Italian Early Renaissance Painter, 1445-1510
Italian painter and draughtsman. In his lifetime he was one of the most esteemed painters in Italy, enjoying the patronage of the leading families of Florence, in particular the Medici and their banking clients. He was summoned to take part in the decoration of the Sistine Chapel in Rome, was highly commended by diplomatic agents to Ludovico Sforza in Milan and Isabella d Este in Mantua and also received enthusiastic praise from the famous mathematician Luca Pacioli and the humanist poet Ugolino Verino. By the time of his death, however, Botticelli s reputation was already waning. He was overshadowed first by the advent of what Vasari called the maniera devota, a new style by Perugino, Francesco Francia and the young Raphael, whose new and humanly affective sentiment, infused atmospheric effects and sweet colourism took Italy by storm; he was then eclipsed with the establishment immediately afterwards of the High Renaissance style, which Vasari called the modern manner, in the paintings of Michelangelo and the mature works of Raphael in the Vatican. From that time his name virtually disappeared until the reassessment of his reputation that gathered momentum in the 1890s Related Paintings of Sandro Botticelli :. | Madonna and Child with St John and two Saints (mk36) | Lamentation over Dead Christ | St Barnabas Altarpiece | Fortitude | Portrait of Lorenzo de'Lorenzi (mk36) |
Related Artists:PATENIER, Joachim
Flemish painter (b. ca. 1480, Bouvignes, d. 1524, Antwerpen).
There have been three baronies created for descendants of the Gerard family who resided at Bryn, Ashton in Makerfield, Lancashire and Kingsley, Cheshire in the 13th century.
The title Baron Gerard of Gerards Bromley, was created in the Peerage of England on 21 July 1603 for Sir Thomas Gerard (d. 1617), son of Sir Gilbert Gerard (d. 1593) Attorney General between 1559 and 1581 and Master of the Rolls in 1581, who acquired estates at Gerards Bromley and Hilderstone, Staffordshire. The first Baron was Lord President of Wales between 1610 and 1617. The barony passed in direct line of succession until the death of the fifth Baron in 1684 when it passed to his second cousin Charles, and upon his death without a male heir , to his brother Philip Gerard, a Jesuit priest who died childless in 1773 when the barony expired.
The title of Baron Gerard of Bryn in the County Palatine of Lancaster, was created in the Peerage of the United Kingdom in 1876 for Sir Robert Gerard, 13th Baronet. The title followed the line of the first Baron's eldest son until the death of the latter's grandson, the fourth Baron, in 1992. He was succeeded by his second cousin once removed, the fifth and present holder of the barony. He is the great grandson of Captain the Hon. Robert Joseph Gerard-Dicconson, second son of the first Baron.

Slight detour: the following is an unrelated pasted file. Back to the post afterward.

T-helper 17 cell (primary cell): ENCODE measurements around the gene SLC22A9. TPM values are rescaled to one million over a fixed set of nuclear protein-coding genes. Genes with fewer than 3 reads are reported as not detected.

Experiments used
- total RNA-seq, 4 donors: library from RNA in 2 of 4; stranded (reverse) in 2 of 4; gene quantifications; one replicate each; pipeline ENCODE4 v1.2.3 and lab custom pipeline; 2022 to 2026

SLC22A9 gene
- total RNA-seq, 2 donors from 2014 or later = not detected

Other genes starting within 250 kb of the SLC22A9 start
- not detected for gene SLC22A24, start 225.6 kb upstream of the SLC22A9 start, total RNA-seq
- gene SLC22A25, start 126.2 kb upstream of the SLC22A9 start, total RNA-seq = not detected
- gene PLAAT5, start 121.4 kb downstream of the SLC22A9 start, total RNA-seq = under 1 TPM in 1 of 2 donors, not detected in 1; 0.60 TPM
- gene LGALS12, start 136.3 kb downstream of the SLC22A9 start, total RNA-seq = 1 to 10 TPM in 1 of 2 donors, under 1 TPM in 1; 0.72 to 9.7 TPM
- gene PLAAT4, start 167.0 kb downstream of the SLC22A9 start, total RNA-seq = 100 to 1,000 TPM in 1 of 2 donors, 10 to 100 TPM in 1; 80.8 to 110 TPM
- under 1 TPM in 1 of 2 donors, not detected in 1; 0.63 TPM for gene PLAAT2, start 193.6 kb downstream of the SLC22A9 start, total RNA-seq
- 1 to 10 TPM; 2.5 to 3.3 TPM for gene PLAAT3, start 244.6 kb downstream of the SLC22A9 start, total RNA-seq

A Gerard Baronetcy had been created in the Baronetage of England in 1611 for Thomas Gerard, Member of Parliament for Liverpool, Lancashire, and Wigan who was a direct descendant of the family of Bryn. He was succeeded by his son, the second Baronet. He also represented Liverpool in the House of Commons. His son, the third Baronet, was a Royalist during the Civil War and spent a large part of his estate in in his support for King Charles I. His great-great-great-grandson was the aforementioned thirteenth Baronet, who was elevated to the peerage in 1876.
For the title Baron Gerard of Brandon, in the County of Suffolk, created in 1645 for a great-grandson of Sir Gilbert Gerard (mentioned above), see Earl of Macclesfield.
Lars Hertervig (February 16, 1830 - January 6, 1902) was a Norwegian painter. His semi-fantastical work with motives from the coastal landscape in the traditional district of Ryfylke is regarded as one of the peaks of Norwegian painting.
Lars Hertervig was born in 1830 at Hattarvagen, in the municipality Tysvar in Norway, from which the family name derives, on the west coast of Norway, north of Stavanger. His family were poor, Quaker farmers. Hertervig studied painting at the Arts Academy of Dusseldorf from 1852, as the private pupil of Hans Gude, until he experienced a temporary mental breakdown two years later, and moved back to the Stavanger area. In October 1856, Hertervig entered Gaustad asylum.